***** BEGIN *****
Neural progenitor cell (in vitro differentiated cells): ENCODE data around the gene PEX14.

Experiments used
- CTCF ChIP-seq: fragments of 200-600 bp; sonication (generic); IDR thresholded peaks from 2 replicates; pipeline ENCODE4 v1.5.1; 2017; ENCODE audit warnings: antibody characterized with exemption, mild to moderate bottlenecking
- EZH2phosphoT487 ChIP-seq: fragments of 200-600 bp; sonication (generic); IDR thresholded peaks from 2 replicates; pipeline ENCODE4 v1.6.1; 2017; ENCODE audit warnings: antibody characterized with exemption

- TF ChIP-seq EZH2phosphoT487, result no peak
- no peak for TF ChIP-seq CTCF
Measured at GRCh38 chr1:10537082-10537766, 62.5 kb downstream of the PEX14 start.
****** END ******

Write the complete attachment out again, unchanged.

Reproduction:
Neural progenitor cell (in vitro differentiated cells): ENCODE data around the gene PEX14.

Experiments used
- CTCF ChIP-seq: fragments of 200-600 bp; sonication (generic); IDR thresholded peaks from 2 replicates; pipeline ENCODE4 v1.5.1; 2017; ENCODE audit warnings: antibody characterized with exemption, mild to moderate bottlenecking
- EZH2phosphoT487 ChIP-seq: fragments of 200-600 bp; sonication (generic); IDR thresholded peaks from 2 replicates; pipeline ENCODE4 v1.6.1; 2017; ENCODE audit warnings: antibody characterized with exemption

- TF ChIP-seq EZH2phosphoT487, result no peak
- no peak for TF ChIP-seq CTCF
Measured at GRCh38 chr1:10537082-10537766, 62.5 kb downstream of the PEX14 start.